‘I bet you thought that it was over/Till I came along and showed y’all/ That, this is the beginning… this is not just a game for me cos I live it every day’
That was the chorus to ‘Over’ off the BAR I released last year. And in this hook, EL told us he is in this game (rap) for the long haul. It is therefore; right that he released the sequel in the Best African Rapper (B.A.R) franchise.
With at total of 19 songs, featuring a handful of rappers-known and upcoming- and some of the best producers on the scene, EL continues to concretize his B.A.R credentials. The B.A.R series is shaping up to be another platform, where EL is using to serve his hip hop loving fans.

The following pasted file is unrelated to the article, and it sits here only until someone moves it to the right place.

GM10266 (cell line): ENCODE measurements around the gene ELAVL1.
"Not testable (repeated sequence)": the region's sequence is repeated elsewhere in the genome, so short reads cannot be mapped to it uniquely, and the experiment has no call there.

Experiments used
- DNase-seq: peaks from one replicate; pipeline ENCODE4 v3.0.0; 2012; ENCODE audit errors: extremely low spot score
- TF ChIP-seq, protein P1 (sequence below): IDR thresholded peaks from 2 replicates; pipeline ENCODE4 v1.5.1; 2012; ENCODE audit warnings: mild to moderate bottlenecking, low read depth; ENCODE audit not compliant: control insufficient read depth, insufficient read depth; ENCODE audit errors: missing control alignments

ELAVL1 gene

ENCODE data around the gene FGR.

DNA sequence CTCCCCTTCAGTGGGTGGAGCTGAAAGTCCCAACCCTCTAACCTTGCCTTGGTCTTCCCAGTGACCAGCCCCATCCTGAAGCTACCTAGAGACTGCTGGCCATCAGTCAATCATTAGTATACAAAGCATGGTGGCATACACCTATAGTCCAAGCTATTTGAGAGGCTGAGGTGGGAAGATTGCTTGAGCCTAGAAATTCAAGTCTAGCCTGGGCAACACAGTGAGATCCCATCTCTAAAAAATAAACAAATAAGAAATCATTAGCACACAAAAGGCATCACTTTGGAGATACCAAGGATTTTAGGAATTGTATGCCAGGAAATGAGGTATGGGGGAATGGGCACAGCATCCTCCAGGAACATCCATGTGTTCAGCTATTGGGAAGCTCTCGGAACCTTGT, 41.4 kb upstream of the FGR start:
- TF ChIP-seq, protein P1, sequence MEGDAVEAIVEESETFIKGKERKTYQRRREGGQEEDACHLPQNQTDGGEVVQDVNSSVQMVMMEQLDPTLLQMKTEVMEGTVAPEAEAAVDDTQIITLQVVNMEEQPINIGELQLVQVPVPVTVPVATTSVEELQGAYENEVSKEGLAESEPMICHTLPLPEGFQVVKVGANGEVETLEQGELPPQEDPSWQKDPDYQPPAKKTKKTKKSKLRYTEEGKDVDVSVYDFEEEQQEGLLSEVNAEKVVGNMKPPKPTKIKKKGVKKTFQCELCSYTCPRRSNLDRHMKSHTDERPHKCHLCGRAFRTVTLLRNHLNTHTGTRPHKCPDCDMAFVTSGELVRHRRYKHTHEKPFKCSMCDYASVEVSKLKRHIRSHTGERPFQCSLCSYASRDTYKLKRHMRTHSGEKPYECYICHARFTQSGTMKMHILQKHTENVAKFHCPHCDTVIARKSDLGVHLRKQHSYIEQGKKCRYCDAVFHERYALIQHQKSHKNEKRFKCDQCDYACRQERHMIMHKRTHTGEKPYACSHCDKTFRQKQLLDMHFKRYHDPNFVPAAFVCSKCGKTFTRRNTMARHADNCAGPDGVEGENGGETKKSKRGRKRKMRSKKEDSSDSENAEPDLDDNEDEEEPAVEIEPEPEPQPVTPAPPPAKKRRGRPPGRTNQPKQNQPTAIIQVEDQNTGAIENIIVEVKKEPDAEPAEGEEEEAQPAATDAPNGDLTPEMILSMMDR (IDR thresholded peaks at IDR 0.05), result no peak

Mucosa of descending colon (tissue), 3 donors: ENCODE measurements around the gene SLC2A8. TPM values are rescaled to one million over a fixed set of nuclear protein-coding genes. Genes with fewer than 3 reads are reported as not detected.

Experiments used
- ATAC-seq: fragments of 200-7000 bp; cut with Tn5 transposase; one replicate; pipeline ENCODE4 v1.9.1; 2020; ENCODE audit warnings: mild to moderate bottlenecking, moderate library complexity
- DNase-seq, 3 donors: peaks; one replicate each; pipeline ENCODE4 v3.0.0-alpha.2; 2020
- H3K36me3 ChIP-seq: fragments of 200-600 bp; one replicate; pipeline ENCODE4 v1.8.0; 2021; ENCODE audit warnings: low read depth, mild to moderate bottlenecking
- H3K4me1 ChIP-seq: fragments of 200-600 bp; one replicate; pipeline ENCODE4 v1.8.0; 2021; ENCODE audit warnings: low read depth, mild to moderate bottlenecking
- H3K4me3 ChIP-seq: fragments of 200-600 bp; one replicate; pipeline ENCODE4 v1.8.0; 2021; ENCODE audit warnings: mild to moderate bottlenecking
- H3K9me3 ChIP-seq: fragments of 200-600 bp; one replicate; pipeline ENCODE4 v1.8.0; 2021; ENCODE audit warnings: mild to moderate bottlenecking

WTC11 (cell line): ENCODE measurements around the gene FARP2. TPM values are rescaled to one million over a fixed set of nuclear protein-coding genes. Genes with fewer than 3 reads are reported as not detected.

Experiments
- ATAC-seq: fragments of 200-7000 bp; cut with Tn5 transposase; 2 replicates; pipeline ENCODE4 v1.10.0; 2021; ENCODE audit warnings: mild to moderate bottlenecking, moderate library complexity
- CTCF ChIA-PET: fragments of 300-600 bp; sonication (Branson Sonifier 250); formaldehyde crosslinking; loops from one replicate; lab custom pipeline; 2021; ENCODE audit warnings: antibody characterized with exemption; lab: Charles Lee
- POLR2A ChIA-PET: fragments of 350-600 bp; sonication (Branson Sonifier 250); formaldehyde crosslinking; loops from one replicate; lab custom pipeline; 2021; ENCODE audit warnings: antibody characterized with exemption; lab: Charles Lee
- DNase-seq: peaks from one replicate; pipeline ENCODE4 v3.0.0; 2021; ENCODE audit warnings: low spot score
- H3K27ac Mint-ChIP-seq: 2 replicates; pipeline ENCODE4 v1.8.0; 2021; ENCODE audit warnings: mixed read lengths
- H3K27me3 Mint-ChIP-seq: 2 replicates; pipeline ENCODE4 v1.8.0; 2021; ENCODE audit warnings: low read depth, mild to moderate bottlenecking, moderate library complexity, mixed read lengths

On BAR II, EL becomes King (though without a Crown) who is in the game not only to sanitize the scene –from mediocrity to seriousness – but elevate and set new rules. He makes the declaration forcefully on King Without A Crown (KWAC): “For those of you who don’t know me permit me to re-introduce myself… I’m the representation of hip hop from Africa. I am the BAR”. The best moment on KWAC belongs to the linguist with those nicely worded appellations.
EL goes further to remind us of how critics who doubted his ability to survive when he started out are now begging for features (they told me I’m a sellout they said I’d never be more than Obuu Mo… Now all those niggaz who said I was sick in the head now call me for features).